- The Straits Times
Are CEOs still receiving incentives even when their company is not faring well? Could they be taking home an even fatter bonus despite shrinking profits?
That appears to be the case for some Singapore-listed firms, according to a study conducted by Korn Ferry Hay Group, a global HR consultancy firm based in the US.
The study surveyed remuneration data of 541 Singapore-listed firms that filed their annual reports between May 1, 2016, and April 30 this year, comparing findings with a previous study of CEO compensation at 300 of the largest US-listed companies.
A total of 9 sectors were studied, including commerce, construction, finance, hotels/restaurants, manufacturing, multi-industry, properties, transportation/storage/communication and others.
The study noted that only 11% of the companies polled rewarded their top executives with long-term incentives (LTIs) in 2016 and 70% of them were large firms, 19% were medium-sized, 5.2% small while 6.2% were Catalist companies, according to a report by The Business Times.
This is compared to the US where 66% of CEO pay comprised of LTIs, and total direct compensation hit S$16.8 million (US$12.5 million) in 2016, an increase by 4.2% from the previous year. The report said it was due to a 4.4% rise in the grant-date fair value of LTIs.
However, the most damning finding was how 31% of local firms paid their CEOs bonuses in 2016 despite incurring losses. Of this, a third (32%) gave higher amounts in 2016 than in 2015 despite reporting lower profits.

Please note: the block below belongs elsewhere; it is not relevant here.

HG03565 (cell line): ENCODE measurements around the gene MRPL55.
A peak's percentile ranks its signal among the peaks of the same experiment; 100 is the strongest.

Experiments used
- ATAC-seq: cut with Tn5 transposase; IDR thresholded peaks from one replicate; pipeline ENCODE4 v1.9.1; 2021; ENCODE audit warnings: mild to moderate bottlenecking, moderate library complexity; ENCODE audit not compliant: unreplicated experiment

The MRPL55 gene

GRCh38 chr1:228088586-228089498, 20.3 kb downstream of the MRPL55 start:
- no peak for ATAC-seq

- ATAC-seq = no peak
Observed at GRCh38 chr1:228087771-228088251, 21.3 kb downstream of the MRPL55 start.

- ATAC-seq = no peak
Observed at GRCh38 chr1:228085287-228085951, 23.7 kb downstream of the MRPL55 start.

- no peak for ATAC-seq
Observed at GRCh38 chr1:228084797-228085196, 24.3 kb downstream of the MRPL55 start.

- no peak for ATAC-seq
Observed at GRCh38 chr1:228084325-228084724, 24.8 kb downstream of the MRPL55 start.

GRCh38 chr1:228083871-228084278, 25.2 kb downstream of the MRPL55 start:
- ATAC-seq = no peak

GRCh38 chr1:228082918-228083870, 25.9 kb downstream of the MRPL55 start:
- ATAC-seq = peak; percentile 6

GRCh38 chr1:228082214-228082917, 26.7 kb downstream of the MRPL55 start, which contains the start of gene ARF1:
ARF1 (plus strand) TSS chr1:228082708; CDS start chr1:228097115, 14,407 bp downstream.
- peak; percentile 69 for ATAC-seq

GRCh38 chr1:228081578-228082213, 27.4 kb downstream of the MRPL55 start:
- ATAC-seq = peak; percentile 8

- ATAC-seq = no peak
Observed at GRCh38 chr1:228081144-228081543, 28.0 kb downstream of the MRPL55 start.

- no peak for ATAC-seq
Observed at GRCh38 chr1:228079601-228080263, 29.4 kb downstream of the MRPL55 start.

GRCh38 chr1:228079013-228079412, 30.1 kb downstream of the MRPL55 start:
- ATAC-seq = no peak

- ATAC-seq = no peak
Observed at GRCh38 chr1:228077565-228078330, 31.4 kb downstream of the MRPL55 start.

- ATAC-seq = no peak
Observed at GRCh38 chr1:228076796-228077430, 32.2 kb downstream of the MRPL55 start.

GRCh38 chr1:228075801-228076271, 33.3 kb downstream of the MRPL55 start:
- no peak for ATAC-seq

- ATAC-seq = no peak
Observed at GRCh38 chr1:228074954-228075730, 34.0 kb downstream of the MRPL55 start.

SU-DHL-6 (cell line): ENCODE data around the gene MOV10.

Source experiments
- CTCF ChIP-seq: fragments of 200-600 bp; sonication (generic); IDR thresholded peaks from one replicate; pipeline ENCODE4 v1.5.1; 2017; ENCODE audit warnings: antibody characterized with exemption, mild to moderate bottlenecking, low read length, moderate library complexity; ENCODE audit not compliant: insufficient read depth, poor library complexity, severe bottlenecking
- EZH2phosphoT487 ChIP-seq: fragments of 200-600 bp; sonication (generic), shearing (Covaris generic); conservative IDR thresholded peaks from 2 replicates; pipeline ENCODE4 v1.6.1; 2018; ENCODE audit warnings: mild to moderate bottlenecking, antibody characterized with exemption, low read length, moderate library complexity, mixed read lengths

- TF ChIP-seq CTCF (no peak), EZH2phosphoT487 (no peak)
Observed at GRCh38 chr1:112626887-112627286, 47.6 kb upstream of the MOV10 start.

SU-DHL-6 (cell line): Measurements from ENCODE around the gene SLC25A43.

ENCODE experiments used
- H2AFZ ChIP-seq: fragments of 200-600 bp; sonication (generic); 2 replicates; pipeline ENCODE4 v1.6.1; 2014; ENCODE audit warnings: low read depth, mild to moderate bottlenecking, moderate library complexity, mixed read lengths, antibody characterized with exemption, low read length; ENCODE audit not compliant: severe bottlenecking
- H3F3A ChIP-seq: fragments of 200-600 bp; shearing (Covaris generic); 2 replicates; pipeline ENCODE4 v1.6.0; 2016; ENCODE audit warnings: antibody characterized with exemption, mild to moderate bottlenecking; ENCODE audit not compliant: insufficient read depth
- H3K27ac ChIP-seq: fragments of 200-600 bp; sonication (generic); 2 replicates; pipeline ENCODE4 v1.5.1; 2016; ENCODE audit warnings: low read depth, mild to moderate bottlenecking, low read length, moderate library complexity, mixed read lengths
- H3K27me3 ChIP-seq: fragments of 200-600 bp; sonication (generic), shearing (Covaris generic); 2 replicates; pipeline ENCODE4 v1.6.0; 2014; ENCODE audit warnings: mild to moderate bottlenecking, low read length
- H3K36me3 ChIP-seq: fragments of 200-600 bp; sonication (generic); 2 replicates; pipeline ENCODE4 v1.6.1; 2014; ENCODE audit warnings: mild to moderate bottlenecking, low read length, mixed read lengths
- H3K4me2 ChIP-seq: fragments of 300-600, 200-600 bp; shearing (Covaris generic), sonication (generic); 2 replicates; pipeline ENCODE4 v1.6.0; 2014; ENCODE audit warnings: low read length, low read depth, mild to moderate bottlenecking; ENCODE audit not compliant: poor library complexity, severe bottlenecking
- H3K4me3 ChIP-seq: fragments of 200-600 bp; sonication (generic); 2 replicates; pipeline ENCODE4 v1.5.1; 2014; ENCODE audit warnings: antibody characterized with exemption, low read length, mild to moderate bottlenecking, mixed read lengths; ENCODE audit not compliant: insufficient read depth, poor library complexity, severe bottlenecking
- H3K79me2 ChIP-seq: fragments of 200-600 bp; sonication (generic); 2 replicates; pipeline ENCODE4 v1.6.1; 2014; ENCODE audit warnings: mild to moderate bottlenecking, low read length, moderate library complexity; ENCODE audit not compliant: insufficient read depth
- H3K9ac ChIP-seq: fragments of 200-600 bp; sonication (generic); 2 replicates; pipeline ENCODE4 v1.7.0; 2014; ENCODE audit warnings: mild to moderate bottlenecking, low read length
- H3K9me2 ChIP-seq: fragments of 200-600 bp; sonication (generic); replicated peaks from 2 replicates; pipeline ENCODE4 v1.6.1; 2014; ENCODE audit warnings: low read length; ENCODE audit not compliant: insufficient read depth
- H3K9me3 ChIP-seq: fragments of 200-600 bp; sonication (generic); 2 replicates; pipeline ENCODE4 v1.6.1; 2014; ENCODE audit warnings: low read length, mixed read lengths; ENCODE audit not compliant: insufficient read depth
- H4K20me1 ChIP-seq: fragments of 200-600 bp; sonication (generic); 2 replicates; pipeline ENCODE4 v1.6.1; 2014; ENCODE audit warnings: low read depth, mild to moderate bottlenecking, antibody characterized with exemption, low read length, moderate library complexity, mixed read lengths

This showed “a significant misalignment between company profitability and CEO pay”, the report said.
In the BT report, president of the Singapore Human Resource Institute, Mr Erman Tan, said: “You have to understand that shareholders’ participation (in Singapore) is not as active as in the US.”
The shareholder community in Singapore does not monitor CEO’s pay compared to US corporate culture where CEOs are rewarded based on share performance, he added.
Shareholders here tend to leave it to the board of directors to oversee the company, in the belief that they will do a good job, said Mr Tan. There is no external drive to change the situation and directors here do not face probing questions, he added.
According to a quote carried by The Straits Times, Mr Kevin Goh, a senior client partner at Korn Ferry Hay, said: “Remuneration committees need to address the enhanced scrutiny from corporate governance activists, with added emphasis on pay-for-performance and ultimately sustainable performance in the long term.
“Having a long-term incentive plan emphasises the point that ‘top executives need to balance both the short- and long-term sustainability of the company,” he added.